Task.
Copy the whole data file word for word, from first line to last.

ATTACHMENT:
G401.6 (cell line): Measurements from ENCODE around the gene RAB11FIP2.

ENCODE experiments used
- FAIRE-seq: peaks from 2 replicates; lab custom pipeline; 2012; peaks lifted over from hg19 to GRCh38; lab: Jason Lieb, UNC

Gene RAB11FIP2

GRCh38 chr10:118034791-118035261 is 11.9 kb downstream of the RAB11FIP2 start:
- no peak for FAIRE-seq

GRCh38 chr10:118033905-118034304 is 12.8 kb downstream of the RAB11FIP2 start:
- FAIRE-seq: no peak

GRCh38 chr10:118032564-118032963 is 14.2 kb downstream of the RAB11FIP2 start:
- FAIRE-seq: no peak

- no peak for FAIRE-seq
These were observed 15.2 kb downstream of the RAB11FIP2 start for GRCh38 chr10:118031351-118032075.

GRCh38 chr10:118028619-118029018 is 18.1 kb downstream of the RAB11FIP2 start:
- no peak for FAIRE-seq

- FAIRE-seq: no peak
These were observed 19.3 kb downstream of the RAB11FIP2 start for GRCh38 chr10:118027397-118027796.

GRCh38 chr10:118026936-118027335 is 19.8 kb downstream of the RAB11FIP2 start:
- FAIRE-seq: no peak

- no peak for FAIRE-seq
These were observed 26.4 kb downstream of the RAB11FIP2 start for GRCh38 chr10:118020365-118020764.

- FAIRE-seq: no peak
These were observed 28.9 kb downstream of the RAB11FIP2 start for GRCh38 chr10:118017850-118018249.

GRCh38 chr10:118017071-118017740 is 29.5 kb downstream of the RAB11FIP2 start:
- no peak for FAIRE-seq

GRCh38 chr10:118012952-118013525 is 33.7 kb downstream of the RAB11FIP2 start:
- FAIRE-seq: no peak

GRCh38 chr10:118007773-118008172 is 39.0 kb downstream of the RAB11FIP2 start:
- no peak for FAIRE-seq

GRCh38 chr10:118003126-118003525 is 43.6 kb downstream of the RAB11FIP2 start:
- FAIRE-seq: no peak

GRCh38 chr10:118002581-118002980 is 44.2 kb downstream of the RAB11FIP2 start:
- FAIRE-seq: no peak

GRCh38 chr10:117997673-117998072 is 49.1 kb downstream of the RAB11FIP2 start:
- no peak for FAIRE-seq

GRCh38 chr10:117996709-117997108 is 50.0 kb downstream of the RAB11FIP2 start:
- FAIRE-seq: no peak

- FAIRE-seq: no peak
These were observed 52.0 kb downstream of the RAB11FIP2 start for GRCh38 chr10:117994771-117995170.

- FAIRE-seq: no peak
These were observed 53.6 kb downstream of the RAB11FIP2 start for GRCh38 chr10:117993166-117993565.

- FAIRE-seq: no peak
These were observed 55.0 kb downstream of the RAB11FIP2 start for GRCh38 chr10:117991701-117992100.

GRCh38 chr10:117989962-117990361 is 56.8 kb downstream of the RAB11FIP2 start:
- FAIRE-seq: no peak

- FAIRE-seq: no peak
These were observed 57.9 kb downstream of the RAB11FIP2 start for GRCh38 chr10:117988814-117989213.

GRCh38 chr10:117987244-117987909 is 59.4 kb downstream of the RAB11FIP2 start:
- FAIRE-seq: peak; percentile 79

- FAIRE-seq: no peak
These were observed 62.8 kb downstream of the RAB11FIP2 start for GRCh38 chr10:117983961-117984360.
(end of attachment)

G401.6 (cell line): Measurements from ENCODE around the gene RAB11FIP2.

ENCODE experiments used
- FAIRE-seq: peaks from 2 replicates; lab custom pipeline; 2012; peaks lifted over from hg19 to GRCh38; lab: Jason Lieb, UNC

Gene RAB11FIP2

GRCh38 chr10:118034791-118035261 is 11.9 kb downstream of the RAB11FIP2 start:
- no peak for FAIRE-seq

GRCh38 chr10:118033905-118034304 is 12.8 kb downstream of the RAB11FIP2 start:
- FAIRE-seq: no peak

GRCh38 chr10:118032564-118032963 is 14.2 kb downstream of the RAB11FIP2 start:
- FAIRE-seq: no peak

- no peak for FAIRE-seq
These were observed 15.2 kb downstream of the RAB11FIP2 start for GRCh38 chr10:118031351-118032075.

GRCh38 chr10:118028619-118029018 is 18.1 kb downstream of the RAB11FIP2 start:
- no peak for FAIRE-seq

- FAIRE-seq: no peak
These were observed 19.3 kb downstream of the RAB11FIP2 start for GRCh38 chr10:118027397-118027796.

GRCh38 chr10:118026936-118027335 is 19.8 kb downstream of the RAB11FIP2 start:
- FAIRE-seq: no peak

- no peak for FAIRE-seq
These were observed 26.4 kb downstream of the RAB11FIP2 start for GRCh38 chr10:118020365-118020764.

- FAIRE-seq: no peak
These were observed 28.9 kb downstream of the RAB11FIP2 start for GRCh38 chr10:118017850-118018249.

GRCh38 chr10:118017071-118017740 is 29.5 kb downstream of the RAB11FIP2 start:
- no peak for FAIRE-seq

GRCh38 chr10:118012952-118013525 is 33.7 kb downstream of the RAB11FIP2 start:
- FAIRE-seq: no peak

GRCh38 chr10:118007773-118008172 is 39.0 kb downstream of the RAB11FIP2 start:
- no peak for FAIRE-seq

GRCh38 chr10:118003126-118003525 is 43.6 kb downstream of the RAB11FIP2 start:
- FAIRE-seq: no peak

GRCh38 chr10:118002581-118002980 is 44.2 kb downstream of the RAB11FIP2 start:
- FAIRE-seq: no peak

GRCh38 chr10:117997673-117998072 is 49.1 kb downstream of the RAB11FIP2 start:
- no peak for FAIRE-seq

GRCh38 chr10:117996709-117997108 is 50.0 kb downstream of the RAB11FIP2 start:
- FAIRE-seq: no peak

- FAIRE-seq: no peak
These were observed 52.0 kb downstream of the RAB11FIP2 start for GRCh38 chr10:117994771-117995170.

- FAIRE-seq: no peak
These were observed 53.6 kb downstream of the RAB11FIP2 start for GRCh38 chr10:117993166-117993565.

- FAIRE-seq: no peak
These were observed 55.0 kb downstream of the RAB11FIP2 start for GRCh38 chr10:117991701-117992100.

GRCh38 chr10:117989962-117990361 is 56.8 kb downstream of the RAB11FIP2 start:
- FAIRE-seq: no peak

- FAIRE-seq: no peak
These were observed 57.9 kb downstream of the RAB11FIP2 start for GRCh38 chr10:117988814-117989213.

GRCh38 chr10:117987244-117987909 is 59.4 kb downstream of the RAB11FIP2 start:
- FAIRE-seq: peak; percentile 79

- FAIRE-seq: no peak
These were observed 62.8 kb downstream of the RAB11FIP2 start for GRCh38 chr10:117983961-117984360.